Consumer Financial Protection Bureau Director Richard Cordray speaks during a panel discussion in March 2015 in Richmond. (Steve Helber/Associated Press)

On Friday, Richard Cordray stepped down as director of the Consumer Financial Protection Bureau (CFPB). That same day, Cordray named former chief of staff Leandra English as the bureau’s deputy director, with the expectation that this appointment would ensure continuity at the agency. According to provisions of the Dodd-Frank Act, when the director is “unavailable,” the deputy is to serve as acting director.

English is not the only person claiming the authority to serve as the CFPB’s acting director, however. President Trump, citing his authority under the federal Vacancies Reform Act (VRA), named Office of Management and Budget Director Mick Mulvaney as the CFPB’s acting director. According to the White House, the relevant Dodd-Frank language does not preclude the use of the VRA to fill this vacancy. A Justice Department Office of Legal Counsel memorandum released on Saturday supports the president’s authority to fill the vacancy created by Cordray’s departure.

Over the weekend, administrative law and statutory interpretation mavens debated the relative merits of the two positions. Marty Lederman and Nina Mendelsohn think the relevant statutory language makes English the acting director, at least until the president nominates (and the Senate confirms) a replacement. Adam White and Daniel Hemel are inclined to think the White House has the stronger hand.

The stage was set for a confrontation of sorts when the CFPB opened its doors on Monday — and then the first shots were fired. Sunday evening, English filed a motion for an emergency temporary restraining order to block the Trump administration from ousting her from the agency.

Interestingly, English is being represented by private counsel. According to Reuters, CFPB general counsel Mary McLeod, who was appointed by Cordray in 2015, thinks the Trump administration has the stronger legal claim and has written a memo to this effect.

What happens now? Do not be surprised if the district court grants an initial TRO, at least for few days. Such an order would not indicate that the district court finds English’s claims particularly persuasive on the merits. Rather, the point of the TRO would be to preserve the status quo, giving the respective sides time to marshal their arguments and the court time to sift through them without having to worry about any significant changes at the CFPB in the interim.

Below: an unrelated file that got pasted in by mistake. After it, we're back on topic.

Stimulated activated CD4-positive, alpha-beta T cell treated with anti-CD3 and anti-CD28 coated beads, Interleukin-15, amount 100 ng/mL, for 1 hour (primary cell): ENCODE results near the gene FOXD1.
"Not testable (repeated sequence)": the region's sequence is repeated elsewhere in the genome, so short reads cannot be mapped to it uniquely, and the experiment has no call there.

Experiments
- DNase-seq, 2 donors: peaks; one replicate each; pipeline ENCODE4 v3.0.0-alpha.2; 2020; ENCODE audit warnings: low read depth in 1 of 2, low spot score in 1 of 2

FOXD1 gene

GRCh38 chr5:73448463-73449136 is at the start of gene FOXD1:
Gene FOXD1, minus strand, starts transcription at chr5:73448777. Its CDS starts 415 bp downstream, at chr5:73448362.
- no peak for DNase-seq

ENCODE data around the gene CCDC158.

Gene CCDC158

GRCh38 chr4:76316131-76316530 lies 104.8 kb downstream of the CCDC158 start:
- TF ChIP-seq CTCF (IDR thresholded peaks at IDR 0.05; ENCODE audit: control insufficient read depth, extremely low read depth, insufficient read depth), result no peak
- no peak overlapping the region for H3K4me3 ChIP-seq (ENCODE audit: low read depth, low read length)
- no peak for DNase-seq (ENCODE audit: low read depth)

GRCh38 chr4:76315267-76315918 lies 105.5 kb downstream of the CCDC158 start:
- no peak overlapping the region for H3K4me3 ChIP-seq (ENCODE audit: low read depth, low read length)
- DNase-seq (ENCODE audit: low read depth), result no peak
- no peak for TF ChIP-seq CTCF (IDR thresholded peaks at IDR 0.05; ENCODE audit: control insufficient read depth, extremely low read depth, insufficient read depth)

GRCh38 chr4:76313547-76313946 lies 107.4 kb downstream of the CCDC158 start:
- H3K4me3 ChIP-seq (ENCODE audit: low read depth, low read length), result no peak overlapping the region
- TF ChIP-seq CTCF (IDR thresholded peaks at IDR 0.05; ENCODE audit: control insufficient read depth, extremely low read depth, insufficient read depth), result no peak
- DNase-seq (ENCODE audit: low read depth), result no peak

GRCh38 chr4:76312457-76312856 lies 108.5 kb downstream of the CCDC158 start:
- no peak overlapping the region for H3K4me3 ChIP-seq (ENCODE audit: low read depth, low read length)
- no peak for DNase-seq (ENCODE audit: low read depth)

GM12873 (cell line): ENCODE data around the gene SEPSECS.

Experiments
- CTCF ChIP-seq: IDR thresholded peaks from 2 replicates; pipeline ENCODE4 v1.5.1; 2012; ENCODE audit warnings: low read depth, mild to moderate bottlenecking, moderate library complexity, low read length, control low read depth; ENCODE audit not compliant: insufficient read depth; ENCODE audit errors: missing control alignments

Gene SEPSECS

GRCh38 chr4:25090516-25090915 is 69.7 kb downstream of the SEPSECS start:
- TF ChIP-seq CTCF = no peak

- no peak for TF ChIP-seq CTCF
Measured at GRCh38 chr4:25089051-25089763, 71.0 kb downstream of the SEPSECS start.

However the district court rules on this initial filing, I expect that the administration’s position will ultimately prevail. Whichever side has the strongest statutory argument, the textual claims are close enough that I suspect broader separation-of-powers concerns will come into play and tilt the case in favor of the executive branch.

For the same reasons that five justices on the Supreme Court were unwilling to approve the novel structure of the Public Company Accounting Oversight Board in FEF v. PCAOB, I suspect that a majority of the court will feel uncomfortable with the CFPB’s novel structure (a structure already found unconstitutional by a three-judge panel of the D.C. Circuit in a case recently reheard by the en banc court).

This discomfort is only likely to be magnified by English’s central claim: that Cordray could place the vast powers of the CFPB in the hands of someone who was never named or confirmed by either the president or the Senate, and that there’s nothing (short of getting a new CFPB director confirmed) that the president can do about it. This would take agency independence to a new level. (It would also raise other constitutional questions relating to the validity of the English appointment and whether Trump could remove her that I suspect this court — and the chief justice in particular — would like to avoid.)

Even if one believes that English has the better of the textual argument, it is anything but a slam dunk. For this reason, I suspect the broader separation-of-powers concerns would push the court to conclude that the president’s authority under the VRA remains intact. It’s one thing to argue that the president cannot remove the CFPB’s director except for cause. It’s quite another to maintain that the CFPB director can leave office and name his or her own successor.

But do not assume that this conflict will necessarily be resolved in court. The White House can make this case go away with the Senate’s cooperation, either by nominating and confirming a permanent head of the CFPB or, should the Senate take a recess over the holidays, making a recess appointment to head the CFPB. Either way, the CFPB would have a new director picked by the current president, mooting English’s claims. As we’ve seen, nominating and confirming folks for high-profile positions can take time, but it remains the administration’s ace in the hole.